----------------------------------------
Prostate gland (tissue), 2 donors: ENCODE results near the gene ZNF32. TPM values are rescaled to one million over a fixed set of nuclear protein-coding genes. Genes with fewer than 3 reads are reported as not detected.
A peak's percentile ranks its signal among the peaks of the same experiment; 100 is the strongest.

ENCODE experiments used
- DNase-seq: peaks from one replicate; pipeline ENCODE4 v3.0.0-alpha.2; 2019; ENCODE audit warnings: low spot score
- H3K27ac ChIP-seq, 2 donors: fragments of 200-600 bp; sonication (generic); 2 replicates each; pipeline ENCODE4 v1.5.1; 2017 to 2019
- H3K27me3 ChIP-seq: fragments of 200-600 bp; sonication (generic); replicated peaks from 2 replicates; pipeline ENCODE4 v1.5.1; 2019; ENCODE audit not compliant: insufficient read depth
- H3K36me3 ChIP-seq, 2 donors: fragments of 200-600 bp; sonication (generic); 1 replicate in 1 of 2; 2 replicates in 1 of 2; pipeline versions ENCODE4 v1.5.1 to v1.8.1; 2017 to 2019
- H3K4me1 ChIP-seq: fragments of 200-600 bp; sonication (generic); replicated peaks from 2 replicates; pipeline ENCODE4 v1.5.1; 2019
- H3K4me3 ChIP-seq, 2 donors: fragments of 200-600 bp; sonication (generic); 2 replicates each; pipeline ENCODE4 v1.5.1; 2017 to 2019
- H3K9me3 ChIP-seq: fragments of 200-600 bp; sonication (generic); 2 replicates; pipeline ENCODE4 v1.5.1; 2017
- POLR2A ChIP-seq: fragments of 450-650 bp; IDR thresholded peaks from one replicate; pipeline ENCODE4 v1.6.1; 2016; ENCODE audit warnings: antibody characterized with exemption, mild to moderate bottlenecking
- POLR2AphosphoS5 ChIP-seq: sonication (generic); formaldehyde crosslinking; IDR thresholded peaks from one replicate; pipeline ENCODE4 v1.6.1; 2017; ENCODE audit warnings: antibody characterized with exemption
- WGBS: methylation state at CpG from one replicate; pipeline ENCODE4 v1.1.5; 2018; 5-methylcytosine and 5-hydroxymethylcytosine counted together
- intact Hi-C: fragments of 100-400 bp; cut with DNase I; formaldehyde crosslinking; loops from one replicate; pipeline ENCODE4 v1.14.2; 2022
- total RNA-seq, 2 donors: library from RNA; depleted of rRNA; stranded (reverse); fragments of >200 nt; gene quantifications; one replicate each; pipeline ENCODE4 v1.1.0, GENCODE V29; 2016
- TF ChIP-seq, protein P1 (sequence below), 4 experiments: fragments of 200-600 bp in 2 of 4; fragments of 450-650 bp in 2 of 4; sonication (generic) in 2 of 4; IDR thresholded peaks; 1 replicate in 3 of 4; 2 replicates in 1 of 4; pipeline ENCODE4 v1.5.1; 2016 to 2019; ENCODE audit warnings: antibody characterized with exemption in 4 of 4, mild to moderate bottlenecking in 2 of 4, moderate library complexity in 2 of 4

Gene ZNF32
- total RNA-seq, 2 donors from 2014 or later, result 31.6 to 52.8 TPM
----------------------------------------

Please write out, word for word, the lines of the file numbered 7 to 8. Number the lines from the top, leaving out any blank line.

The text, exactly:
- H3K36me3 ChIP-seq, 2 donors: fragments of 200-600 bp; sonication (generic); 1 replicate in 1 of 2; 2 replicates in 1 of 2; pipeline versions ENCODE4 v1.5.1 to v1.8.1; 2017 to 2019
- H3K4me1 ChIP-seq: fragments of 200-600 bp; sonication (generic); replicated peaks from 2 replicates; pipeline ENCODE4 v1.5.1; 2019